Hostility and inaction by the government is no news to most workers. If the union didn't help them either, that's not to its credit. But Malone sets up a scenario in which the union is the "we" and immigrant workers are not part of it. They are the "them." That puts the workers on the outside—a terrible way to organize people or gain their support. But this also isn't a real picture of the role of immigrant workers in relation to unions generally, where they have often been the sparkplugs of organizing drives, often trying to convince a reluctant union structure to support them.  

Malone ignores the active role that immigrant workers have played, in cooperation with others, in organizing in the workplace, and in political action in defense of workers' interests. Trump was defeated in the 18 precincts of South Omaha, for instance, because of the long organizing efforts of its immigrant-majority population, most of whom came to Nebraska originally to work in meatpacking plants. Hillary Clinton lost Omaha's electoral vote because of the majority white vote in Omaha suburbs. So who was defending workers' interests in this Midwestern city, and who was betraying them?

Malone ends his article, after claiming that "no one on the right or even the left ever talks about the one thing that could really end the problem. Imprison the employers who import, hire and exploit these workers, and all of it would end."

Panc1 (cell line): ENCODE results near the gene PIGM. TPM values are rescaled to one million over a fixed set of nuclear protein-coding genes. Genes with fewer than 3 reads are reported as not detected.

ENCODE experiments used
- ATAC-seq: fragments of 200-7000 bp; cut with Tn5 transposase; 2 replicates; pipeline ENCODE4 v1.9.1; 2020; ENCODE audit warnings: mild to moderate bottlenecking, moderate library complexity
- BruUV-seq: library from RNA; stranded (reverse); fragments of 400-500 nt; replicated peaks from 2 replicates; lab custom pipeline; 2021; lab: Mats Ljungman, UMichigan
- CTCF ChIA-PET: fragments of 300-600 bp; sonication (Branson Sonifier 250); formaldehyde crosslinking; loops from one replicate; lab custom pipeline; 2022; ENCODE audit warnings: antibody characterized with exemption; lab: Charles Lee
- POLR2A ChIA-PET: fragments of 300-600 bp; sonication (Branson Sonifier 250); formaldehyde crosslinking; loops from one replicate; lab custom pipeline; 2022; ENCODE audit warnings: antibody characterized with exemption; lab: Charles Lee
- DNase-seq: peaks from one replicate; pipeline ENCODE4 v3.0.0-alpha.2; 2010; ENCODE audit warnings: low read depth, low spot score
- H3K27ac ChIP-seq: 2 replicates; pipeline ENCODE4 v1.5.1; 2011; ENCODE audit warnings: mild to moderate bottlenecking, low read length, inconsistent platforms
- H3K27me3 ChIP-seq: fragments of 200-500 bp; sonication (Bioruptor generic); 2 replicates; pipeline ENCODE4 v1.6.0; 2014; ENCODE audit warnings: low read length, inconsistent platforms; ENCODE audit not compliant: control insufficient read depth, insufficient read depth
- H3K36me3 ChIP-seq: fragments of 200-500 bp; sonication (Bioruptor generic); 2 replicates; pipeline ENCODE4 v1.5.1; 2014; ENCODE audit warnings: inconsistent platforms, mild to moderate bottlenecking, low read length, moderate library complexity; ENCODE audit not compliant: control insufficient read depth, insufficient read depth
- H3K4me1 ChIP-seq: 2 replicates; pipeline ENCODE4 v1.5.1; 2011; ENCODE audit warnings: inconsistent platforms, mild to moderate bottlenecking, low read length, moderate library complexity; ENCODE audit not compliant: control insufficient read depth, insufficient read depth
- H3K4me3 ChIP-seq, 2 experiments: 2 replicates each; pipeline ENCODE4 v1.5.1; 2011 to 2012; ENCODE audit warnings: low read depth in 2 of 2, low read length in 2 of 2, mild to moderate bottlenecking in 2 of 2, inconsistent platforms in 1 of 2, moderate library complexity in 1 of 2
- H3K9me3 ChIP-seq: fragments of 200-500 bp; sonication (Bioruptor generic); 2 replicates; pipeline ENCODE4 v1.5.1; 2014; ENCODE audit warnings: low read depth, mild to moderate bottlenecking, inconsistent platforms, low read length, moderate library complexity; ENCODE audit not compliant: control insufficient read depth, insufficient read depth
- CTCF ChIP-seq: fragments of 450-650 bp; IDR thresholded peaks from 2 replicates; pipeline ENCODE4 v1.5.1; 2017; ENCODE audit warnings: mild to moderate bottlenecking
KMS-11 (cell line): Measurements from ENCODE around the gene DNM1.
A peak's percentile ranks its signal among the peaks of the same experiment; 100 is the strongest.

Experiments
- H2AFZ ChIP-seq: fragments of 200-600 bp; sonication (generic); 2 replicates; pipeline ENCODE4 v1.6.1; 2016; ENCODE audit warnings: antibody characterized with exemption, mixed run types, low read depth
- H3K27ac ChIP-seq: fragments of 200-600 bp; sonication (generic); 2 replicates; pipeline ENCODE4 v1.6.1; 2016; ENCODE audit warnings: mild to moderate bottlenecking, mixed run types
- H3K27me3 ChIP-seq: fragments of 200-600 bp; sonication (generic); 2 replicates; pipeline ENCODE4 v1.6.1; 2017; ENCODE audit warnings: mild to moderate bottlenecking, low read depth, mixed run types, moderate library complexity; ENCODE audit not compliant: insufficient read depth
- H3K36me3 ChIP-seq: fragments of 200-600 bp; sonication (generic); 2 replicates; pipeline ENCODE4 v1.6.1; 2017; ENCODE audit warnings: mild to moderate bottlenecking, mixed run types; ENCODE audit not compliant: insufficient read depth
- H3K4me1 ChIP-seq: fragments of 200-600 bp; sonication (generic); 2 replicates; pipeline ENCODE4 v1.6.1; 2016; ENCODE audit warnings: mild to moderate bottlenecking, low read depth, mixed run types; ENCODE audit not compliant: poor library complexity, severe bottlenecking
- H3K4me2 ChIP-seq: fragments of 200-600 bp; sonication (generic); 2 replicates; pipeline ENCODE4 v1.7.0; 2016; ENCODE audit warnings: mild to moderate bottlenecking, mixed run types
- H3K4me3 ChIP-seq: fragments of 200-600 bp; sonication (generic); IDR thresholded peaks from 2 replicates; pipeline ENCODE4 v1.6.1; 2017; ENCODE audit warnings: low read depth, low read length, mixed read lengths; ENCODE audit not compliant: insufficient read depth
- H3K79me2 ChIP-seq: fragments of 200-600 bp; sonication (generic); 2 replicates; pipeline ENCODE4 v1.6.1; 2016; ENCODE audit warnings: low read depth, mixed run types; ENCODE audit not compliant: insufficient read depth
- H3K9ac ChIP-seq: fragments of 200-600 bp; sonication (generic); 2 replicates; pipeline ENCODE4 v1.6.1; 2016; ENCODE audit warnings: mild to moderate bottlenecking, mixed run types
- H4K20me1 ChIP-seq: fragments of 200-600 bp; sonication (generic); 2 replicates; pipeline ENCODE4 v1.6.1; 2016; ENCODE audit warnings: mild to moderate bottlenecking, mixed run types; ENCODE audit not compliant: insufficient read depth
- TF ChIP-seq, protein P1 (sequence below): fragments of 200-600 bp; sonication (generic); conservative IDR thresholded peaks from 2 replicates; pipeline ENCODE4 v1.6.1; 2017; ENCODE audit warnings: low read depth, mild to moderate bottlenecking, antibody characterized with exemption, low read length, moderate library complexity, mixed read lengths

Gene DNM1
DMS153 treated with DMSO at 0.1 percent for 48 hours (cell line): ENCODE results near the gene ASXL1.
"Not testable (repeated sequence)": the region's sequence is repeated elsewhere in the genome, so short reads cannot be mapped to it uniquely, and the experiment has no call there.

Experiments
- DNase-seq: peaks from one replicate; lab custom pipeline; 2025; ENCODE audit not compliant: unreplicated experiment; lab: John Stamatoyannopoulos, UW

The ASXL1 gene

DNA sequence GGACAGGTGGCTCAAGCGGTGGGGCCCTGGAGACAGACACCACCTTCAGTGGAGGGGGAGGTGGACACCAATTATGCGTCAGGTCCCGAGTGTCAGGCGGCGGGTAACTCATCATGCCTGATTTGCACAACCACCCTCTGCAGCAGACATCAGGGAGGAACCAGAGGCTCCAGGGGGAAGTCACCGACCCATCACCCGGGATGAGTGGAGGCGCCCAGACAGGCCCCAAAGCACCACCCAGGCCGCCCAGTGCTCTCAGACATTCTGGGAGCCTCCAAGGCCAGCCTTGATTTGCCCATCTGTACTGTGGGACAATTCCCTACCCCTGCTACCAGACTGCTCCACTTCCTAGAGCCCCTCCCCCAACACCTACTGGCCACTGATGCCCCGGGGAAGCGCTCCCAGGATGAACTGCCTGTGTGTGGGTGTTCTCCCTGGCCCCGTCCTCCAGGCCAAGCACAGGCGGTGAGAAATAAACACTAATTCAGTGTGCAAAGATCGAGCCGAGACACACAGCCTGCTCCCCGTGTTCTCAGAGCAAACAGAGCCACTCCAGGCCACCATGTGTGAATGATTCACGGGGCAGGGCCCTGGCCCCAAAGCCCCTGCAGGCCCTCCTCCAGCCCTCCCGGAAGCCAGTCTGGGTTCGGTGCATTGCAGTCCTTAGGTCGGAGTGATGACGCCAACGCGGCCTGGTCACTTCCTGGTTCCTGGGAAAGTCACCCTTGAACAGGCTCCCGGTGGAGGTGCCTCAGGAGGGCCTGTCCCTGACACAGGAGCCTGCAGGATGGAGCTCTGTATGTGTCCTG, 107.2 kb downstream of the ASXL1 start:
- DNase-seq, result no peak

All of what would end? Workers would no longer be exploited? Their wages would go up? And this, after immigrant workers were driven from the workplace? Malone then gives his answer. "Lock a handful of employers up, and all the rest would fall in line. The border crossings would fizzle out and many of the people would leave on their own."

Sound familiar?

David Bacon is a writer, photographer and former union organizer. He is the author of The Right to Stay Home: How US Policy Drives Mexican Migration (2013), Illegal People: How Globalization Creates Migration and Criminalizes Immigrants (2008), Communities Without Borders (2006), and The Children of NAFTA: Labor Wars on the US/Mexico Border (2004). His website is at dbacon.igc.org.